World Vision’s Decision To Allow Employment For Same-Sex Couples, The Fallout, and Why It Matters



UPDATE:  World Vision Reverses Decision to Hire Same-Sex Couples

The following post is my original response to World Vision’s initial decision to allow same-sex couples to be employed within the company.

For more than six decades, World Vision has been providing humanitarian aid to those who desperately need it.  Since its inception, World Vision has had a policy of hiring only those that agree to adhere to a certain set of beliefs/principles- including a strict lifestyle agreement.  Among those things has been the requirement to abstain from sex outside of the marriage relationship between one man and one woman.

On March 24, 2014, that changed.  On March 25th, we found out about it.

To be clear, Richard Stearns, President of World Vision, states:

“I want to be clear that we have not endorsed same-sex marriage, but we have chosen to defer to the authority of local churches on this issue. We have chosen not to exclude someone from employment at World Vision U.S. on this issue alone.”

In a nutshell, someone in a legal same-sex marriage/union would not be excluded from employment provided they agree to follow the other lifestyle guidelines and can affirm either the Apostle’s Creed or World Vision’s Statement of Faith.

World Vision views this move as a another step in their corporate journey toward uniting Christians and serving the poor. This is one of many divisive issues within the church that World Vision is deferring to the local church authority to provide theological guidance on.  Other issues include whether or not to allow female clergy, the issue of divorce among clergy, whether or not baptism is required for salvation and how it should be administered in either case, etc.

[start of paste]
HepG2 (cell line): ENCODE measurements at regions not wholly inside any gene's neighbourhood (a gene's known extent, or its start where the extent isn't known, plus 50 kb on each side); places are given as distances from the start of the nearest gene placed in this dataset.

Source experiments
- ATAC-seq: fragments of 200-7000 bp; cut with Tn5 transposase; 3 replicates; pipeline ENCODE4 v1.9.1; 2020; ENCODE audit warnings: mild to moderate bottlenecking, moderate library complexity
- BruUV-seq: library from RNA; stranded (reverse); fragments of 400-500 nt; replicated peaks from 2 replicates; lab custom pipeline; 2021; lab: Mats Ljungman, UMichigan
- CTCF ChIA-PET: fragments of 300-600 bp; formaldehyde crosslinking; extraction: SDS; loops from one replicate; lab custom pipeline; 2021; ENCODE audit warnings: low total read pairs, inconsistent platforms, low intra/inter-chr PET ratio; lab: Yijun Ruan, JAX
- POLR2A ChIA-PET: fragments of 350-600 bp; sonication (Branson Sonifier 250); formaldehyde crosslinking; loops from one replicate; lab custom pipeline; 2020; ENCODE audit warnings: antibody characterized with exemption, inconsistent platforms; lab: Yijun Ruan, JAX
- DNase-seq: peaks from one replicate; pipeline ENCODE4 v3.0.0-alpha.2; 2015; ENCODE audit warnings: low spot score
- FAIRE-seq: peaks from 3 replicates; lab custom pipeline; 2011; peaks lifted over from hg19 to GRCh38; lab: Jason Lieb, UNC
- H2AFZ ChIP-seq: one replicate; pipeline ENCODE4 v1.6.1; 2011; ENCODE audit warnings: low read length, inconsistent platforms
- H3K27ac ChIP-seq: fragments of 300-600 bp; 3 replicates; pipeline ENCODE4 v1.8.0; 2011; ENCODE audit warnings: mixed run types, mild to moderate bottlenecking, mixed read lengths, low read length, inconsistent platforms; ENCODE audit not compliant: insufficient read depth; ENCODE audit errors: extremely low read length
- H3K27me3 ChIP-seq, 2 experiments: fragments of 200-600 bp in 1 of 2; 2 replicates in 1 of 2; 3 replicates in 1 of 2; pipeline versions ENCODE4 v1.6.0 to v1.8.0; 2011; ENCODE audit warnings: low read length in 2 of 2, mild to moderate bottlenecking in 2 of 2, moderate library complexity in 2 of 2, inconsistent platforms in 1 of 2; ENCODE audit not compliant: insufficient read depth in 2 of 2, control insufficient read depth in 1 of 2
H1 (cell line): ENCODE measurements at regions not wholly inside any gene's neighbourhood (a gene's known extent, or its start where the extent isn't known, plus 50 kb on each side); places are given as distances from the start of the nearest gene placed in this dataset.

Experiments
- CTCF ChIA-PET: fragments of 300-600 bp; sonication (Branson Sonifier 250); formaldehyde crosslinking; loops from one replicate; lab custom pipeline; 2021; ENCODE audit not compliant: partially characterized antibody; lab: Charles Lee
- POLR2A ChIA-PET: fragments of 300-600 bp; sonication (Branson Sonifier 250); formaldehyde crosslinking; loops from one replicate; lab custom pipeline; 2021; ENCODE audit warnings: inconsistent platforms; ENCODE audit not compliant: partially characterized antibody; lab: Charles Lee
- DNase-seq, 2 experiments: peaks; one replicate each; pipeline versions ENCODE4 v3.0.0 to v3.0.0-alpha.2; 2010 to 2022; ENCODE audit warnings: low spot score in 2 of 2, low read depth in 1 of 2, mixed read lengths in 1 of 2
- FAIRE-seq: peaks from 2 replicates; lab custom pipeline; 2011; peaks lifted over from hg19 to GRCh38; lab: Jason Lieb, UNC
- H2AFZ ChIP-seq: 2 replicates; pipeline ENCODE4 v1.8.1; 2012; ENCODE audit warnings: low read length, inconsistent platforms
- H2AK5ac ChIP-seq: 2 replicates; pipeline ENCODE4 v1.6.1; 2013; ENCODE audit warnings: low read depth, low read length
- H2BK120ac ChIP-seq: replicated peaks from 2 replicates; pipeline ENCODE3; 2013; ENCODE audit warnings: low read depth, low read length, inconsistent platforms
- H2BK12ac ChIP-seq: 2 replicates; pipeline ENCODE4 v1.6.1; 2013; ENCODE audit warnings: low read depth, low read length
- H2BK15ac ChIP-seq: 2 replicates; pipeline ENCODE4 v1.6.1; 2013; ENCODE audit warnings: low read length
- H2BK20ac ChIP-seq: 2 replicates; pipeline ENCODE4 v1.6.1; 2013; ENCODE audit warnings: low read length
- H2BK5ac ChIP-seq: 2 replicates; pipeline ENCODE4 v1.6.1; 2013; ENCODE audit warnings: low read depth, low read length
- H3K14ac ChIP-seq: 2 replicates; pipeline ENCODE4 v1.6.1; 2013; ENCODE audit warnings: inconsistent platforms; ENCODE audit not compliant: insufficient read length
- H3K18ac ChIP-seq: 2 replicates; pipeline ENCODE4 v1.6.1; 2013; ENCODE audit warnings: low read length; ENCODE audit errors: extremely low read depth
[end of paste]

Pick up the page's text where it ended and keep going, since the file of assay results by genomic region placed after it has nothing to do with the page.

In their words, “It’s been heartbreaking to watch this issue rip through the church,” he said. “It’s tearing churches apart, tearing denominations apart, tearing Christian colleges apart, and even tearing families apart. Our board felt we cannot jump into the fight on one side or another on this issue. We’ve got to focus on our mission. We are determined to find unity in our diversity.”

Now, those are the facts.

As you can imagine, this decision is being loudly praised by one crowd and loudly condemned by another- leaving many in the middle confused and tired of hearing all of the back-and-forth yelling over the issue.

So, I’ll try to provide a calm, rational opinion that will hopefully spark more calm, rational discussion through this thread.

As a basis for my opinion, let me begin with:

Matthew 25:31-46 (NLT)

The Final Judgment

31 “But when the Son of Man[a] comes in his glory, and all the angels with him, then he will sit upon his glorious throne. 32 All the nations[b] will be gathered in his presence, and he will separate the people as a shepherd separates the sheep from the goats. 33 He will place the sheep at his right hand and the goats at his left.